This is the second in a series of posts on my impressions from Cultivate ’09, a church communications conference at Chicago’s Park Community Church.
The gathering place for registrants of Cultivate ’09 was the coffee bar in Park Community Church. It was where we all relaxed while we waited for the doors to the auditorium to open. It was a spacious room with several couches and tables and nice chairs, and a full service coffee bar. It was a fitting room for this crowd of communications professionals, most of whom were of the gen-x variety (when I walked into the room, the median age went up a good 10 years). I felt like one of the few who was not carrying a Macbook in a shoulder bag or backpack and wearing thick-rimmed narrow glasses and shirt-tail out over jeans…all marks of a generation younger than I.
This type of atmosphere is where an entire generation of Christians gather to tell their stories. And they do tell their stories differently than my generation does. I suppose my generation (and the one before mine) enjoy telling their stories by standing and talking, such as in a pulpit or on a platform. Andy Stanley, John Ortberg, Rick Warren, Erwin McManus, etc. are all masters of telling stories in this way. I suppose when my generation gets really creative, it tells a great story through a feature-length movie (insert the name of your favorite movie producer here–chances are he/she is a Boomer or older).
But as you transition from Boomers into Gen-x’ers (now in their 30’s) and then into the millennials (now in their 20’s), the story-telling changes dramatically. Their are now two young adult generations who present and receive “story” completely differently from the rest of us and even from one another. Their stories are image-rich, video-packed, fast-paced…and short. Their stories are tailor-made for a lifestyle that is crammed full of audible and visual stimuli. Their stories are no less significant than those which precede them, and God’s story doesn’t change one bit from one generation to the next, but how God’s story is told and how it is received change dramatically.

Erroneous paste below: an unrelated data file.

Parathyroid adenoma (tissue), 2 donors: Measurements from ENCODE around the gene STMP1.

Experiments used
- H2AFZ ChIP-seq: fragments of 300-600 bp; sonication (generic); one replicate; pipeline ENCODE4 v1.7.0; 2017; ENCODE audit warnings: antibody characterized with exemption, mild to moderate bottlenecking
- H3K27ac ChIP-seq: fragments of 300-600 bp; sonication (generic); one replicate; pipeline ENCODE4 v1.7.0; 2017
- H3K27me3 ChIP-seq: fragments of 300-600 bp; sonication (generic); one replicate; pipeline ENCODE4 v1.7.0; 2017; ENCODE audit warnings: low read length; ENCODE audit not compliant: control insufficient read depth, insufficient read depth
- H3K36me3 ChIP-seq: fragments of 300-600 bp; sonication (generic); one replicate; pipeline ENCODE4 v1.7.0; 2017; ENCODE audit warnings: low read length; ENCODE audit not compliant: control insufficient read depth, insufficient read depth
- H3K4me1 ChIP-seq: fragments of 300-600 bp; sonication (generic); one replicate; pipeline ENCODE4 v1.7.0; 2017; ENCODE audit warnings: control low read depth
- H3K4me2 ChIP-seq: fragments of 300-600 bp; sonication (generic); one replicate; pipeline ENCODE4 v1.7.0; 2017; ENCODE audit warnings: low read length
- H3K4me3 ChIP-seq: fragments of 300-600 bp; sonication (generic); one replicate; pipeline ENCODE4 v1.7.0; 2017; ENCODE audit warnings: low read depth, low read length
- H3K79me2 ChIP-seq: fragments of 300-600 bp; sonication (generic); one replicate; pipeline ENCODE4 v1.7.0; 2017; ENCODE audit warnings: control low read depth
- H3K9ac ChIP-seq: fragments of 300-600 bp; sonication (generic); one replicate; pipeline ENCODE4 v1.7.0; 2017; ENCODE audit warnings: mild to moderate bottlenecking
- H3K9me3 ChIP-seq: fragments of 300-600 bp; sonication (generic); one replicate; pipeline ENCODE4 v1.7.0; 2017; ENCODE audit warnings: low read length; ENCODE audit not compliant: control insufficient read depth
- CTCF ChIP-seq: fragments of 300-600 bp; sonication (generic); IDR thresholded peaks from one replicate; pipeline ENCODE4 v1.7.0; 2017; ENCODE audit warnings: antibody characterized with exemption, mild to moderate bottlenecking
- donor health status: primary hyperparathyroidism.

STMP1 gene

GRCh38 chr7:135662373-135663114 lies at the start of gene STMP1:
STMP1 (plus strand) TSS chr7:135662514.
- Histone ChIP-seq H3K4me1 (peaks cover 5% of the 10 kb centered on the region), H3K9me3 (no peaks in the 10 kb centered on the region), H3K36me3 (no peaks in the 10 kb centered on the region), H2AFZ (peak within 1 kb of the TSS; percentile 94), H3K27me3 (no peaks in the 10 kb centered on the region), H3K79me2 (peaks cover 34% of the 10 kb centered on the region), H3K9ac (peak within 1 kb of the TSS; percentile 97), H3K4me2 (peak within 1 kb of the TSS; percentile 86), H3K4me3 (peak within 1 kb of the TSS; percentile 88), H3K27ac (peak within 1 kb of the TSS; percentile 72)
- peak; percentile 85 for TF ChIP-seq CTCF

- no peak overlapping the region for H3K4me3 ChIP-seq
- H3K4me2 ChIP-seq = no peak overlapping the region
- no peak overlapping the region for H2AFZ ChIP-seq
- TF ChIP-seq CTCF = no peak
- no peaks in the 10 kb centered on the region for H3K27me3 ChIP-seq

Walking into the gathering room at Cultivate ’09 provided a stark reminder that it is NOT my generation who has blazed the trails in this ministry of church communications. If previous generations blazed trails in how to communicate God’s story from the pulpit (platform), this generation is blazing trails in how to communicate God’s story as told in the lives of His people. And that is what has me so excited about the direction we are headed.
The ministry of church communications is not a trend. It is not something that will go away with time. It is an honest reflection of some large shifts in our society. If your church wants to spread the gospel to multiple generations, it must get intentional about telling God’s story in ways each of those generations is communicating. Let’s face it…it has been several decades since story-telling was a “one-size-fits-all” phenomena. Understand your calling as a church, then understand the story-telling format of the culture you are trying to reach. Then tell God’s story (and each others’ stories) in a way they can be engaged. That is the communications challenge before all of us.
But there is at least one further thought…the most important one yet. What impact might the ministry of church communication have on church unity? Thoughts on that question coming up Thursday.
© Blake Coffee
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